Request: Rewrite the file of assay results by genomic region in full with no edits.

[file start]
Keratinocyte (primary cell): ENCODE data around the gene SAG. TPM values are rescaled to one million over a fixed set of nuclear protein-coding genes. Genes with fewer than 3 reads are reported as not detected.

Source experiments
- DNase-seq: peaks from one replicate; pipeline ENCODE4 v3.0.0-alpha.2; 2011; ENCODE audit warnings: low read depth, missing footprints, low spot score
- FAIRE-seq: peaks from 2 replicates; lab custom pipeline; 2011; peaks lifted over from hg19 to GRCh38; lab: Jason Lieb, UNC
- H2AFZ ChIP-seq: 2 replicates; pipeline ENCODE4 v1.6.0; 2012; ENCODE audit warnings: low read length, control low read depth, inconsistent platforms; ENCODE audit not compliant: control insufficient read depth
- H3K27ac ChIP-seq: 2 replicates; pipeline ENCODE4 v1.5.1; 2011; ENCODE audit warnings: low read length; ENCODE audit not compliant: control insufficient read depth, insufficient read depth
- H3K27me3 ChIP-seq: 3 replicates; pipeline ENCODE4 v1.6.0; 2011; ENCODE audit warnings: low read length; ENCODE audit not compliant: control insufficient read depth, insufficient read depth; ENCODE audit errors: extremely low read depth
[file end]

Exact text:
Keratinocyte (primary cell): ENCODE data around the gene SAG. TPM values are rescaled to one million over a fixed set of nuclear protein-coding genes. Genes with fewer than 3 reads are reported as not detected.

Source experiments
- DNase-seq: peaks from one replicate; pipeline ENCODE4 v3.0.0-alpha.2; 2011; ENCODE audit warnings: low read depth, missing footprints, low spot score
- FAIRE-seq: peaks from 2 replicates; lab custom pipeline; 2011; peaks lifted over from hg19 to GRCh38; lab: Jason Lieb, UNC
- H2AFZ ChIP-seq: 2 replicates; pipeline ENCODE4 v1.6.0; 2012; ENCODE audit warnings: low read length, control low read depth, inconsistent platforms; ENCODE audit not compliant: control insufficient read depth
- H3K27ac ChIP-seq: 2 replicates; pipeline ENCODE4 v1.5.1; 2011; ENCODE audit warnings: low read length; ENCODE audit not compliant: control insufficient read depth, insufficient read depth
- H3K27me3 ChIP-seq: 3 replicates; pipeline ENCODE4 v1.6.0; 2011; ENCODE audit warnings: low read length; ENCODE audit not compliant: control insufficient read depth, insufficient read depth; ENCODE audit errors: extremely low read depth